Origin stories - Pumpkin Spice
September 07th 2018
Fall Baking: Pumpkin Spice
Not that we’re in a hurry to see summer in the rearview, but we always get excited for the arrival of fall flavours! Of course, you can’t talk autumn tastes without Pumpkin Spice coming up. No matter your opinion on it, the public has decided this seasonal favourite is here to stay. You probably don’t need convincing, but, in case you do, consider this fact: over 200 million Pumpkin Spice Lattes were sold at Starbucks alone during the first 10 years after the beverage launched.
But where did Pumpkin Spice come from? Why do we love it so much? And what does the future look and taste like for this spice blend our society is so emotionally attached to? All will be answered in this month’s Origin Story!
Despite the many commercial pumpkin patches that crop up (pardon the pun) during the fall, usually complete with wagon rides and hay bale mazes, Canada is far from a world-leader in pumpkin production. In fact, we’re not even in the top 30 globally. However, our closest neighbour is one of the top pumpkin growing countries, with over 795,000 metric tons harvested in 2017. If you assume an average of 10 pounds per pumpkin, that’s more than 175 million cheery orange fruits.
Because we live so close to the United States, we are heavily influenced by their culture and their cuisine. It’s no surprise, then, that many popular US flavour trends come north to Canada. The Pumpkin Spice craze is certainly one of them.
Pumpkins are now grown all over the world, but they likely originated in Mexico. Over time, and perhaps through trade and travel, the pumpkins spread through North America. They also spread to Europe in the 16th century, brought back by early explorers.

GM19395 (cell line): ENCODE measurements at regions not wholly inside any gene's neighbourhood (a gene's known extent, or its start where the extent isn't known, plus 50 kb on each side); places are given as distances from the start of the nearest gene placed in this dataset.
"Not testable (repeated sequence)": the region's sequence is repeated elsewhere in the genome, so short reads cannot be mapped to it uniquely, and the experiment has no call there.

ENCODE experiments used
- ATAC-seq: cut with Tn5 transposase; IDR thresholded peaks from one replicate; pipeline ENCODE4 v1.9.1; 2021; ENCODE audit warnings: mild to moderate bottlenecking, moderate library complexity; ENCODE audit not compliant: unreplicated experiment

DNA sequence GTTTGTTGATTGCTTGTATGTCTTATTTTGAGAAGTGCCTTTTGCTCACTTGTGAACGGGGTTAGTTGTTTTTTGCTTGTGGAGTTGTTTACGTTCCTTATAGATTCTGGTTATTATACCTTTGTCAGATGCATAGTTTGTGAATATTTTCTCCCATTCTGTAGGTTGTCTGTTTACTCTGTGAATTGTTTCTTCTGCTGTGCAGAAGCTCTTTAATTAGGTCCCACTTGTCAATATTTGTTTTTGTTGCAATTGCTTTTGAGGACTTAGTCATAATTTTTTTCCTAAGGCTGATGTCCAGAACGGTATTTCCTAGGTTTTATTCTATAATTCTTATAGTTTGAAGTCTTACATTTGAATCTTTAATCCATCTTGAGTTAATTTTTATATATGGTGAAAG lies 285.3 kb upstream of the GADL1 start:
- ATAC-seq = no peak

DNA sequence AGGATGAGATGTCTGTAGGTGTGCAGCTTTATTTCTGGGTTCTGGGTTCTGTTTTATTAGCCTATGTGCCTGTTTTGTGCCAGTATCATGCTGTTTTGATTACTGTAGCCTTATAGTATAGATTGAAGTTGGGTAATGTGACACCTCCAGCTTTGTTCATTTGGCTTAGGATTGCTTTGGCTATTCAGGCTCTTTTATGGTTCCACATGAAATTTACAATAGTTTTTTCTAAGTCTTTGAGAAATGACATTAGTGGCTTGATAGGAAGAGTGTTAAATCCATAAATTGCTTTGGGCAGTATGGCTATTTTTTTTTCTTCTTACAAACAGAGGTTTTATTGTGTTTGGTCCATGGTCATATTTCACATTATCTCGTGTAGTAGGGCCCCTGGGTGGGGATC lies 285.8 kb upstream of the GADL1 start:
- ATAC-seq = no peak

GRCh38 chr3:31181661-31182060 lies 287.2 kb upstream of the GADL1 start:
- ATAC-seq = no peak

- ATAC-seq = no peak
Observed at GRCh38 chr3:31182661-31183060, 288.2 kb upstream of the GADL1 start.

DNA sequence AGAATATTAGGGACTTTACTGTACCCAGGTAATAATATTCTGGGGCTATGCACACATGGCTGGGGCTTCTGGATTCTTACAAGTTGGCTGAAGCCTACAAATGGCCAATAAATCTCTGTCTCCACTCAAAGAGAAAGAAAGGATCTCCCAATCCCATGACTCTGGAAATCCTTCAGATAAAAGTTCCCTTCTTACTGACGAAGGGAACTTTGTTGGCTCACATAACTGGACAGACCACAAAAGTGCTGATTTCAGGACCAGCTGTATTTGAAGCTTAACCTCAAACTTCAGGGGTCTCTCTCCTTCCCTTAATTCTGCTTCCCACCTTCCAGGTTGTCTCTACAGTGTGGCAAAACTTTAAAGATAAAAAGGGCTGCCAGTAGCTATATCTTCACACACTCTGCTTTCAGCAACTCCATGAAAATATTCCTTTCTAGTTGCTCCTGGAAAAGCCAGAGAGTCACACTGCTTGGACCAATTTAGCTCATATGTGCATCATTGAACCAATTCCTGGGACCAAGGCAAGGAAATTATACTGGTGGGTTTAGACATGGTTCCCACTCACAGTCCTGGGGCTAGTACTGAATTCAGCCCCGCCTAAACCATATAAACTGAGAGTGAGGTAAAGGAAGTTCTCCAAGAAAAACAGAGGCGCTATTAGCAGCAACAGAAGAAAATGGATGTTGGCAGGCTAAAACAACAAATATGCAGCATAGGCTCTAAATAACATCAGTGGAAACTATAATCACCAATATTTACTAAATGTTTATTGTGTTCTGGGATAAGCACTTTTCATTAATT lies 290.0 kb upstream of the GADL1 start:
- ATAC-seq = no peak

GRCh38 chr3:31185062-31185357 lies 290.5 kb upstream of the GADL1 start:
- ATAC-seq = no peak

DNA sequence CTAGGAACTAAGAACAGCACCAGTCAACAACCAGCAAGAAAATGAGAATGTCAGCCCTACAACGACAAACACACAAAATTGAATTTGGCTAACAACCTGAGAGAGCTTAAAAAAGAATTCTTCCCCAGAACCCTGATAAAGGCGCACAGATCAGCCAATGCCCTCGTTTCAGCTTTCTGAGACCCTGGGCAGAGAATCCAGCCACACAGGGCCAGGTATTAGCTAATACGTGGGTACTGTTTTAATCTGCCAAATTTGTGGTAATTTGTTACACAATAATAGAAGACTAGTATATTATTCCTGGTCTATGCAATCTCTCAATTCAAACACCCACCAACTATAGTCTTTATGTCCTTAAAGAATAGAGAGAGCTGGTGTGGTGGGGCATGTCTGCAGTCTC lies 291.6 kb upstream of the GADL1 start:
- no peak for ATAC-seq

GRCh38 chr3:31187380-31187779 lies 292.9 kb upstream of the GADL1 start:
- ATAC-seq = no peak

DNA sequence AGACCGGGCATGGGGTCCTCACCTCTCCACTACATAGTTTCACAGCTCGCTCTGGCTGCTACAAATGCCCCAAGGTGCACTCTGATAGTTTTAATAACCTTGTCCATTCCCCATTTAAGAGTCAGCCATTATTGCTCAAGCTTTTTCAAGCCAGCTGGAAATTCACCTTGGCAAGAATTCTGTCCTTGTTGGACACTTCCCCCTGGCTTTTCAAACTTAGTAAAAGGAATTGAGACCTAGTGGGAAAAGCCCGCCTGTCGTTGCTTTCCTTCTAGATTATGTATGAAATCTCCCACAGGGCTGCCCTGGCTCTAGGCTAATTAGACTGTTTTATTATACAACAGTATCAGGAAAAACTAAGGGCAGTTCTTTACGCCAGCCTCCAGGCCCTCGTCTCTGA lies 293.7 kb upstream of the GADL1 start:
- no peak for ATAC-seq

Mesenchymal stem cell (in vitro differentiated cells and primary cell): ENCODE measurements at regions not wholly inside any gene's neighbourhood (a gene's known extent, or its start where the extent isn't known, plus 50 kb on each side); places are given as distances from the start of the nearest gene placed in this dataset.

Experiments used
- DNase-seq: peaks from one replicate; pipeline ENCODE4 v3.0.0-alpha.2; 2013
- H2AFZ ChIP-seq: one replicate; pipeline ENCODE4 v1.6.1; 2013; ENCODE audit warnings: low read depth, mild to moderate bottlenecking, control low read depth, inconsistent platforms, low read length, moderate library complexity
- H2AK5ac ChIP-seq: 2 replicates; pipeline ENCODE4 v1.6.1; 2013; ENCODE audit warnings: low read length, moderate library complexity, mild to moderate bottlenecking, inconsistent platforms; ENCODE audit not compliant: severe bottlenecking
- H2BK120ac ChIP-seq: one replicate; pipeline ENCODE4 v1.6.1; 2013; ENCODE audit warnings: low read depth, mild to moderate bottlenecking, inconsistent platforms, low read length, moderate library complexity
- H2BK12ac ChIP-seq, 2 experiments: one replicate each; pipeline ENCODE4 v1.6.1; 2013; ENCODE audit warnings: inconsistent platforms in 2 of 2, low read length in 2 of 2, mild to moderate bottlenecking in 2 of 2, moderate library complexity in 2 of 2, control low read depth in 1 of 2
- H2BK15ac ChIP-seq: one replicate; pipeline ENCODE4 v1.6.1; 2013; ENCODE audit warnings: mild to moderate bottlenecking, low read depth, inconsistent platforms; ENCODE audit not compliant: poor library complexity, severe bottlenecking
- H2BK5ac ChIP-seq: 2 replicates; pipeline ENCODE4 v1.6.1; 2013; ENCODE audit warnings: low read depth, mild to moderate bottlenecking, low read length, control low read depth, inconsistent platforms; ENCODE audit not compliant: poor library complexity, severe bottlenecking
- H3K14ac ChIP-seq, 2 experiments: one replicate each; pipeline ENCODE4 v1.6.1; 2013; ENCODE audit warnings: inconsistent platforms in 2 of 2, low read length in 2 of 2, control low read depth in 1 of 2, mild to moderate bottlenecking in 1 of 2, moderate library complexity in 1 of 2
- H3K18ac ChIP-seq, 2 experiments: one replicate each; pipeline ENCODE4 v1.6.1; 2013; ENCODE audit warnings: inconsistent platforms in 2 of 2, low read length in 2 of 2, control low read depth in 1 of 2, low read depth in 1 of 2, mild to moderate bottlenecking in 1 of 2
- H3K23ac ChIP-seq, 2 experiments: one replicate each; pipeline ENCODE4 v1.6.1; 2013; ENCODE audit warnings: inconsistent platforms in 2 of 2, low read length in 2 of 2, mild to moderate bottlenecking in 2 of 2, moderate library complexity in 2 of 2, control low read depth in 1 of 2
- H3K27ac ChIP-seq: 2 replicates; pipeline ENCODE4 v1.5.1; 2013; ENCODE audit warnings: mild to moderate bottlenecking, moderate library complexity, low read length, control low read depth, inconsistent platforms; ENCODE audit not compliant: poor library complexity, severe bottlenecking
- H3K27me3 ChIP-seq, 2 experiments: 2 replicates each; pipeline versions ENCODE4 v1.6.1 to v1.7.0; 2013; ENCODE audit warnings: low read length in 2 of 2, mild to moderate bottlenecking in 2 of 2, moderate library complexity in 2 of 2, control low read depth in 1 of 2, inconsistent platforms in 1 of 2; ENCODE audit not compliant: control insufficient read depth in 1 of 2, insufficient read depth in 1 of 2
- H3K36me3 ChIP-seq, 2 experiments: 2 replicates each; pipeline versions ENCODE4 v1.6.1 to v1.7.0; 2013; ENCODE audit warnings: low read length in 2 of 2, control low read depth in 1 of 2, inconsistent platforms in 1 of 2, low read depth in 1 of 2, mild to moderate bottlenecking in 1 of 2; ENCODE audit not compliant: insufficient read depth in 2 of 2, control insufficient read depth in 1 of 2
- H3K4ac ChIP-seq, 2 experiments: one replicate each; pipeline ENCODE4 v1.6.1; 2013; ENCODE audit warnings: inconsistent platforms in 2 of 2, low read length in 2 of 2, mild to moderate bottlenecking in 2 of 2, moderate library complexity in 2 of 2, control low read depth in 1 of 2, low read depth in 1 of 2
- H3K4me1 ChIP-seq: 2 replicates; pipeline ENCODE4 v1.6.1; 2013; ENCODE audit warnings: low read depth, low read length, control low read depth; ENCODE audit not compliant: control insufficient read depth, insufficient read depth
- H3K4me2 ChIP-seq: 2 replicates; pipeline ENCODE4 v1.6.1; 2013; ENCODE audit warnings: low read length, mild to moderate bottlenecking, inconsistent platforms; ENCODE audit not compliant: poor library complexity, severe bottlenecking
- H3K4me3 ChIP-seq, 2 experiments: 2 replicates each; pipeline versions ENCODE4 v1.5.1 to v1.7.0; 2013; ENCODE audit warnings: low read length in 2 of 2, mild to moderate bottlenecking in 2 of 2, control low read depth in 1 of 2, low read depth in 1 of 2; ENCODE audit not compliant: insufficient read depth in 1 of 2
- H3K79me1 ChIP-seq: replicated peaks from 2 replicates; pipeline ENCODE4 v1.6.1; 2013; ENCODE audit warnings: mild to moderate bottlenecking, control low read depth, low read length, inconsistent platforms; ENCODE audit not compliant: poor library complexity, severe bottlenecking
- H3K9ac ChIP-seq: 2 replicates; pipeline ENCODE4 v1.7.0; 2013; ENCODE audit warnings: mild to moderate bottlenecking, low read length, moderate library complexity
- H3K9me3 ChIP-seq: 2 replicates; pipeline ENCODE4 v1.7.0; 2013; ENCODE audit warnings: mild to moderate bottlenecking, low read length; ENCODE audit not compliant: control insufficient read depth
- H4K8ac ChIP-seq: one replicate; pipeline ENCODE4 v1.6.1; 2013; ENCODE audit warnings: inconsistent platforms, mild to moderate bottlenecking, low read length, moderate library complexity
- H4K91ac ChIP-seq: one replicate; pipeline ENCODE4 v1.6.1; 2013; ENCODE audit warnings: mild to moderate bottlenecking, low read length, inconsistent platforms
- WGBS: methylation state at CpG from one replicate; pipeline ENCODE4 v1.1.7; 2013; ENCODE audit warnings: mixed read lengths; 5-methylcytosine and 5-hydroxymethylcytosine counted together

Indigenous peoples had been eating them for centuries before the first Europeans arrived in what is now the United States. The new settlers were probably happy to see a familiar food source! They readily ate them and even used pumpkin for “pie” crusts, filled with ingredients like honey, milk, and local spices. Not quite what we’d call a “pumpkin pie”, but heading the right direction.
Enter the Era of Convenience
Fast forward to 1929, and pumpkin pie as we know it today has become an American staple. Canned pumpkin became commercially available that year, streamlining the process of making the tasty pie at home. Next came the namesake spice blend. The term “pumpkin spice” first appears in print in 1936, and by the 1950s, “pumpkin pie spice”, later shortened to just “pumpkin spice”, appears on grocery store shelves. What’s inside? A blend of cinnamon, ginger, nutmeg, and allspice. Oh, and the bottle just happens to say “McCormick” on it.
So, how did we get from there to the annual re-occurrence of “pumpkin spice season”? Blame it on the coffee.
A very clever person decided sometime in the 1990s to try putting pumpkin spice into coffee. Retail coffee giant Starbucks picked up on this and introduced the Pumpkin Spice Latte in 2003. The rest is delicious history.
And You Thought They Put Frank’s in Everything!
You only have to stroll down a grocery aisle in October to realize that pumpkin spice products are in nearly every category. In fact, you’d be hard pressed to think of something that hasn’t received the pumpkin spice treatment: tea, cereal, pudding, dog treats, pumpkin spice fried chicken doughnut sandwich - we’ve seen it all! While it may still be worth jumping into the seasonal fray, there may be another way to stand out from the crowd.
Instead of trying to think of a new pumpkin spice product, what about a new pumpkin spice blend? Adding a new flavour twist to a classic can be an exciting and innovative way to distinguish your product from the rest, and tempt the taste buds of the nation.
What might a new pumpkin spice look like? How about sweetening the blend for desserts and lattes with a bit of anise for a hint of black licorice flavour! For savoury applications, you could add warmth with paprika or cumin, or really heat it up with some chilis for the heat-seekers.
At McCormick, we think flavouring should be fun, and we’re not afraid to take the road less travelled. In the end, taste is everything. If you’re ready to look tradition in the eyes and say, “I dare to be different,” then we’re ready to get to work with you on your flavour revolution.